When Adidas released the latest sneaker in its long-running collaboration with singer Pharrell Williams on May 14, South Africa was not one of the countries where shoppers could buy it. “We’re not getting this one,” a representative from the company’s office in the country confirmed to Business Insider South Africa.
But on the top of the shoe is the Xhosa word uluntu. It’s a language spoken by millions of members of one of South Africa’s largest ethnic groups. Adidas described the word as meaning “human race,” though commenters on Twitter said it more accurately translates to “community.” Either way, the community the sneaker drew its inspiration from was excluded from a chance to buy it, incurring the disapproval of some in South Africa.
Update (June 3): In response to media coverage, Adidas said it will make the shoe available to purchase in limited quantities online in South Africa beginning June 12.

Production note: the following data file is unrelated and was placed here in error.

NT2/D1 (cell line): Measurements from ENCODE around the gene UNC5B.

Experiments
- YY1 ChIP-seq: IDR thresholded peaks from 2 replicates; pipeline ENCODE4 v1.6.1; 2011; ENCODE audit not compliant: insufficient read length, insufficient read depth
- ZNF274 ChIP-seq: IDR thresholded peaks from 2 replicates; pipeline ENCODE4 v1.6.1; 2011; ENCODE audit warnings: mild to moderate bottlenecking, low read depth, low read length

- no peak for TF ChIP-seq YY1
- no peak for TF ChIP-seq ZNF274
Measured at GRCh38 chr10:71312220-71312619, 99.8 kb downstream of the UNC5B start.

The shoe is part of a series of sneakers Adidas has made with Williams embroidered with words from different languages. The company typically sells them in limited quantities through select retail partners and its Confirmed app, which is only offered in certain countries. Generally these aren’t mass launches where anyone who wants a pair can get them. It’s a common distribution strategy in the sneaker business, where desire for a product tends to rise with its exclusivity, but by not making them available in South Africa, Adidas stumbled onto the wrong side of an issue that has received growing attention in the fashion industry.
In recent years, global corporations have been criticized for exploitative cultural appropriation, where they borrow from a culture, especially indigenous or disadvantaged ones, without including it in the process or profits. The situation can be complicated when a designer is trying to show appreciation for a culture, but often it amounts to a company turning a cultural group’s heritage into a way to make money without so much as consulting it.
Some groups have been pushing back. Maasai people in Kenya and Tanzania have sought to prevent companies from using their distinctive patterns without a licensing agreement. Mexico’s government has gone after companies co-opting the designs of its indigenous groups.
But companies are being warned they need to be more thoughtful in how they take inspiration from a culture. In Adidas’s case, that just means at least giving the community that inspired its sneaker the opportunity to buy it.